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World Bank Updates Global Economic Forecasts

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  • First decline in global output since World War II expected in 2009
  • GDP growth projected to sharply contract in the developing world this year
  • Weak recovery possible in 2010, but pace and timing highly uncertain

March 31, 2009— Rich countries across the world are in simultaneous recession, with their output falling sharply in the last quarter of 2008. And of the 16 developing countries that have quarterly data available, 15 have shown a fourth-quarter GDP decline.

As heads of governments convene in London this week for the G-20 summit, the World Bank has sharply marked down its November 2008 forecast of 4.4 percent GDP growth in the developing world in 2009 to 2.1 percent, noting that there may be a weak recovery in 2010. However, the pace and timing of recovery remain highly uncertain.

Global GDP growth, after a robust eight-year stretch, is now set to contract by 1.7 percent this year, the World Bank predicts. This is a historic contraction, with world output set to decline for the first time since World War II.

 “Even if global growth turns positive again in 2010, we are not yet out of the woods,” said Hans Timmer, Manager, Global Trends in the World Bank’s Development Prospects Group, “We expect that the level of GDP will remain well below potential, and so economic distress will remain acute for the next two years.”

Feeling the pulse of the global economy

Timmer explained that the global economy was going through “a perfect storm,” with the global recession, the credit crunch, and languishing confidence working together in a very negative dynamic.

The investment banking collapse last year and the ensuing credit crunch were followed by a sharp decline in industrial production across the world, especially in economies specializing in investment goods, such as Taiwan, China; and Japan.

The crisis was preceded by eight years of extraordinary economic growth in developing countries, supported by double-digit growth in investments. And investments are especially hard hit now by the tough financial conditions.

With the decline in industrial production has come an immediate fall in commodity prices—more than a 50 percent drop in oil prices and more than 40 percent in non-oil commodity prices.

The World Bank now expects a 6.1 percent contraction in 2009 in the volume of world trade in goods and services. The value of world trade will collapse much more because of the fall in commodity prices.

This is bad news for government revenues. It is the poorest countries that depend most on trade for their fiscal revenues. For example, in Lesotho, Swaziland and Cote d’Ivoire, between 40 and 50 percent of fiscal revenues come from trade.
The immediate impact of the financial crisis has been on the private sector, but before the year is out, we will likely see many countries run into fiscal problems,” Timmer warned. “This is because governments are already beginning to see a decline in revenues, while their spending has to increase and borrowing costs are up.”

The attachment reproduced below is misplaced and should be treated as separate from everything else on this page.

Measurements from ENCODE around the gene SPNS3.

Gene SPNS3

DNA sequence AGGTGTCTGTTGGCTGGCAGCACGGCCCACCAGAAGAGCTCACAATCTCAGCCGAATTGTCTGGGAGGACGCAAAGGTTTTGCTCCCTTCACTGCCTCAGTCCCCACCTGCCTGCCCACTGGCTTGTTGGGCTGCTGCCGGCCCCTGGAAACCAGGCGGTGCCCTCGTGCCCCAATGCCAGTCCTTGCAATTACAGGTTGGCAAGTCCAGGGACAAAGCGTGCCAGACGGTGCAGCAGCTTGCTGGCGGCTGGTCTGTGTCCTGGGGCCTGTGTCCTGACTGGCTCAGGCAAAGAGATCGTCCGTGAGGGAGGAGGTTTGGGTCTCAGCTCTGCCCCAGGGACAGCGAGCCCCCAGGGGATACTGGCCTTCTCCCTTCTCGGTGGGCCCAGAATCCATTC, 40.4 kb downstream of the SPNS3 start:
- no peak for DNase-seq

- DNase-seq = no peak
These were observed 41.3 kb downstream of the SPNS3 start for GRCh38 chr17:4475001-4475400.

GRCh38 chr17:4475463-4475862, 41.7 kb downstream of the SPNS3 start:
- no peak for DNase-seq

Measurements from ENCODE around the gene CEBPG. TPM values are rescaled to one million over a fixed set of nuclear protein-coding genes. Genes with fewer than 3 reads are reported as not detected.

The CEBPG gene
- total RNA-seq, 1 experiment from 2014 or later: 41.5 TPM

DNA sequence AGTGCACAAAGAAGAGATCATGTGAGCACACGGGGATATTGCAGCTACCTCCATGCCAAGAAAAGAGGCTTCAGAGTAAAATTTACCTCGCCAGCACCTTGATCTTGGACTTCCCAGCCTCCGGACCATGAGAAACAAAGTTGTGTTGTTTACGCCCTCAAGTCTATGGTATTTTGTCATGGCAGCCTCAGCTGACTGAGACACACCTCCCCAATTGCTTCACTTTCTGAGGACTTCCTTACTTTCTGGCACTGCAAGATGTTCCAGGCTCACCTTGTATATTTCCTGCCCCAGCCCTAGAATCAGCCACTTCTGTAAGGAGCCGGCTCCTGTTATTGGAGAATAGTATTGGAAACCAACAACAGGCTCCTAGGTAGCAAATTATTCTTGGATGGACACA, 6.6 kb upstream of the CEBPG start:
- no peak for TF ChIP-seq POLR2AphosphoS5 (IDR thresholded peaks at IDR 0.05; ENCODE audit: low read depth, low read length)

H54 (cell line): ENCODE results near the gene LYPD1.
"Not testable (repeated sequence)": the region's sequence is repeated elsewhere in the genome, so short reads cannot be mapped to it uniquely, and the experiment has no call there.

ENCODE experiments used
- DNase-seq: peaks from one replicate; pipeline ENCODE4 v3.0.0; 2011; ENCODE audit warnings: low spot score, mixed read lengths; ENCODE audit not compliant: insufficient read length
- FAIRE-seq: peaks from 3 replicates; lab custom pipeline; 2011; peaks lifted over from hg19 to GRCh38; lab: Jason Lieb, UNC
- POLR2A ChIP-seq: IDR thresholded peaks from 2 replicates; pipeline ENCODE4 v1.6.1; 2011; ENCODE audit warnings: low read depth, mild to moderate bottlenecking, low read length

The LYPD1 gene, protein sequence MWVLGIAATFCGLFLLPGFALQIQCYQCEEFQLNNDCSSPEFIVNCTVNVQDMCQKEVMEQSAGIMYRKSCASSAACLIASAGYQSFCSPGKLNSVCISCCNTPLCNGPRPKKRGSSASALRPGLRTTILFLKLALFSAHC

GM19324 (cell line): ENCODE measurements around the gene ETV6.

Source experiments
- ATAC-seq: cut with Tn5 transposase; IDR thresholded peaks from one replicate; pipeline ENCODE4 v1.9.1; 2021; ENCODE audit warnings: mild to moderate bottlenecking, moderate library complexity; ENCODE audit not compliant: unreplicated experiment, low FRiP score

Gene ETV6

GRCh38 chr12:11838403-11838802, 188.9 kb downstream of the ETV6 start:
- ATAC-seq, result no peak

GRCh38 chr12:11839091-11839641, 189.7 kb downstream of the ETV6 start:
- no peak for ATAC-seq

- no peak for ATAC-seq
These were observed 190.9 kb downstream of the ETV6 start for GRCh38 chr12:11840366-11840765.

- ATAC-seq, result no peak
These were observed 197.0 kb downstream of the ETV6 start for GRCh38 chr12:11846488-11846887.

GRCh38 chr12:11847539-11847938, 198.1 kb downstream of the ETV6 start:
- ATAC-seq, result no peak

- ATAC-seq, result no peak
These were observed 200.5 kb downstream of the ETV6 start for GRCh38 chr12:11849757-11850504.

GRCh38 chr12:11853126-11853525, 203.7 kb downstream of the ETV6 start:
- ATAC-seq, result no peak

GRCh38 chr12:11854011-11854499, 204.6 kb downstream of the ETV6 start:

World GDP growth is likely to increase to 2.3 percent in 2010, but significant risks could mar this outlook. For example, if balance of payments crises are not prevented, much sharper contractions would occur in 2009, possibly continuing into 2010.

The outlook for developing regions

Europe and Central Asia has been worst affected by recent developments. GDP in the region is expected to fall by 2 percent in 2009, compared with a 4.2 percent increase in 2008.

Latin America and the Caribbean will also likely see GDP contract in 2009, although at the country level outturns may be diverse. Overall, GDP is projected to decline 0.6 percent following gains of 4.3 percent in 2008.

East Asia and the Pacific is likely to be most affected by the falloff in global investment and trade. Already this has cut sharply into industrial production and capital spending. GDP growth is expected to ease to 5.3 percent in 2009, as growth in China slumps to 6.5 percent, and several smaller economies in the region, including Thailand fall into recession.

Prospects for South Asia have been marked down to 3.7 percent growth for 2009, down from 5.6 percent growth in 2008. Though terms of trade have moved in the region’s favor with lower oil prices, weaker export demand is being felt sharply.

Growth in the Middle East and North Africa appears least affected among developing regions, now projected to be 3.3 percent in 2009. Reduced oil revenues and cuts in oil output will restrain GDP among oil exporters to 2.9 percent from 4.5 percent in 2008.

In Sub-Saharan Africa, GDP growth is expected to halve from 4.9 percent in 2008 to 2.4 percent in 2009. The dramatic shift in commodity prices will have strong effects across countries.

An emergency for development

World Bank analysis shows that the impact of the crisis is being felt by poor people across the world, many of whom were already hit hard by the food and fuel crises. The pace of poverty reduction has slowed, with about 65 million people estimated to remain under the $2 a day poverty line in 2009 as a result of the crisis.

Conditions of recession are affecting the world’s poorest people, making them more vulnerable than ever to sudden shocks—but also reducing the opportunities available to them, and frustrating their hopes,” said Justin Yifu Lin, World Bank Chief Economist and Senior Vice President, Development Economics. “This could reverse years of progress, and is nothing less than an emergency for development.”

The upcoming Global Monitoring Report 2009, published annually by the World Bank and International Monetary Fund, and  due to be released in late April, will assess the impact of the crisis on the 2015 Millennium Development Goals.

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